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2010 Tax Form 1040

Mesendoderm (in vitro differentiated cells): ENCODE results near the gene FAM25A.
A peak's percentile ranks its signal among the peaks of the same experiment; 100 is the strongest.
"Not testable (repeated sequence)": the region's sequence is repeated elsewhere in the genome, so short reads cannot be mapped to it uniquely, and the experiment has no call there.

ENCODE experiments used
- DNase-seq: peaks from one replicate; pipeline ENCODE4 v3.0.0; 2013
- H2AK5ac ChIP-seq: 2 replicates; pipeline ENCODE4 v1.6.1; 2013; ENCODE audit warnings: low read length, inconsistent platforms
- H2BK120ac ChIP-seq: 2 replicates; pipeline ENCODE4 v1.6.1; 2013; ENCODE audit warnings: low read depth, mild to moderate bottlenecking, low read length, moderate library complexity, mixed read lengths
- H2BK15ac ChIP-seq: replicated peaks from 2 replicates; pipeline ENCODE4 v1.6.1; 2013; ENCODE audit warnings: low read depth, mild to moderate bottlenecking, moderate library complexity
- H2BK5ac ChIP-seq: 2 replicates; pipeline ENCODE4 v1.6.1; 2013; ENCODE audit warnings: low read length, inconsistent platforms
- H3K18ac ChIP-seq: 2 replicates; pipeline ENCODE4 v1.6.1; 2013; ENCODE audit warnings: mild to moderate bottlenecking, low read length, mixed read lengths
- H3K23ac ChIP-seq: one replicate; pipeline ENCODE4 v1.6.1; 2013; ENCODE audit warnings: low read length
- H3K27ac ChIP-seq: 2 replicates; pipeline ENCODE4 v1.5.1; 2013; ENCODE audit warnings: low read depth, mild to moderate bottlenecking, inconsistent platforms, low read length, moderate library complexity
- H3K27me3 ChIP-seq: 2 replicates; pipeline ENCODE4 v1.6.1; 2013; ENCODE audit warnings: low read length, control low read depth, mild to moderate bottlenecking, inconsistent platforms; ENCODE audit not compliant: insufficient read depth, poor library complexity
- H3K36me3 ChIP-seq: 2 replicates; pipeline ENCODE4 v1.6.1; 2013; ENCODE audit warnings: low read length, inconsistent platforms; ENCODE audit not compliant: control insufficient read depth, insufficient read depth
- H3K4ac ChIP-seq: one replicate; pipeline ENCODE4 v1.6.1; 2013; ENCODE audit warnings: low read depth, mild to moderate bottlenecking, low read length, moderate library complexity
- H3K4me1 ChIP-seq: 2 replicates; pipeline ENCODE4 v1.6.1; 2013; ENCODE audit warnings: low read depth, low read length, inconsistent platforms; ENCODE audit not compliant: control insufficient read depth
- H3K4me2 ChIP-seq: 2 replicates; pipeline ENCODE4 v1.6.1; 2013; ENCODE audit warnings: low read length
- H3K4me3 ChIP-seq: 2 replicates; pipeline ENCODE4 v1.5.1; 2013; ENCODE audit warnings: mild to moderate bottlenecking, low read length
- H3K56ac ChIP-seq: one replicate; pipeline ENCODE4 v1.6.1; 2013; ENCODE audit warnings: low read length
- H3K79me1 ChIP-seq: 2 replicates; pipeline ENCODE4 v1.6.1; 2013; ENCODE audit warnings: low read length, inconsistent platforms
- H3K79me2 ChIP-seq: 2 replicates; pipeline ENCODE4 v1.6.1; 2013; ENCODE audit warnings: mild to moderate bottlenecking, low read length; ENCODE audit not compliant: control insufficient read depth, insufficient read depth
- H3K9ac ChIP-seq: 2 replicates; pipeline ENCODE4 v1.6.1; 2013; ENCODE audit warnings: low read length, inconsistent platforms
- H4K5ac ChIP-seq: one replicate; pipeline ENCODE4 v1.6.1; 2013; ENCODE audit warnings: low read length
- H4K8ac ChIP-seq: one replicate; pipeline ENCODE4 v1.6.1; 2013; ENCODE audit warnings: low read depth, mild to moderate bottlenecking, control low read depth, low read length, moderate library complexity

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2010 Tax Form 1040